We believe that quality matters. So we made the decision early on to only use the highest quality sapphire crystal glass for our watches, rather than cheaper, lower quality, mineral glass.
The clear surface that covers the face of a watch and protects it is called a crystal which can be made of an array of materials. The three most common are Sapphire crystals, Mineral, crystals, and Plexiglas or Hesalite crystals. Plexiglas is referred to as plastic and Hesalite is an acrylic crystal.
The crystal cover on a watch usually depends on the price of the watch or whether it has been designed to withstand rugged conditions. The different crystals will dictate the price of the watch, meaning a Sapphire crystal will be more expensive than a Plexiglas cover.
Sapphire Crystal (What we use):
High-end expensive watches usually have Sapphire crystals and for a good reason. Sapphire is very strong and scratch resistant and is a more expensive crystal than the others. The advantages to a Sapphire crystal include its resistance to scratches, shattering, it can withstand cracks and a lower chance of breaking.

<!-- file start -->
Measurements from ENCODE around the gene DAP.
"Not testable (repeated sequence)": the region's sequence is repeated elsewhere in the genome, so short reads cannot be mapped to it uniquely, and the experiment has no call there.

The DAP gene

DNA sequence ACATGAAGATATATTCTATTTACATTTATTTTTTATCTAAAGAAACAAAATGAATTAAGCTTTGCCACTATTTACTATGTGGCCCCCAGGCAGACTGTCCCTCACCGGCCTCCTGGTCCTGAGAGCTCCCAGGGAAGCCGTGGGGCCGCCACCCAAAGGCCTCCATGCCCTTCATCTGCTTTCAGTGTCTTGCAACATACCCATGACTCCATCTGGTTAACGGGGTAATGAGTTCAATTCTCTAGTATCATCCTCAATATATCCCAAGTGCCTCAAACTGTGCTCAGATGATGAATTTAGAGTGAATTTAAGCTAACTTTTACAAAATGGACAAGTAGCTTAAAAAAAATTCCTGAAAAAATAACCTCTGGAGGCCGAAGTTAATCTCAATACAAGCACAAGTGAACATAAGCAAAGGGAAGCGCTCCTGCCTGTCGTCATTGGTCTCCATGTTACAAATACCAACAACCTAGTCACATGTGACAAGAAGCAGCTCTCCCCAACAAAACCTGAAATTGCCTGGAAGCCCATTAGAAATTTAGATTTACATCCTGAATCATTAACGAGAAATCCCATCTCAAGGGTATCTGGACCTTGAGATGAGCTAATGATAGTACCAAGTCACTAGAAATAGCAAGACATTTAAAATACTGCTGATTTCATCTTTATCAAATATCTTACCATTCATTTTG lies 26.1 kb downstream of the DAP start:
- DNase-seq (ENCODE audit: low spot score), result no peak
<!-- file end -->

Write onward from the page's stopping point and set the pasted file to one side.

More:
Mineral crystals are actually a common glass crystal that has been treated with heat or chemicals to prevent scratches. Although it is not as resistant to scratches as sapphire, it is much better than plastic. The downside, if you are in extreme heat or cold and your watch hits against something it can crack or even shatter.
Sapphire vs Mineral:
If water gets on a sapphire crystal, it will come together forming a bead. If water gets on a mineral crystal, the water will separate in different directions.
A sapphire crystal can appear as a slightly tinted pink or milk white color, while mineral is often blue.
Sapphire crystal is cold or icy to the touch where the mineral crystal is not.
If you need more information about the crystal on your watch, there are machines that can measure the density, luminosity, hardness, and the index of refraction.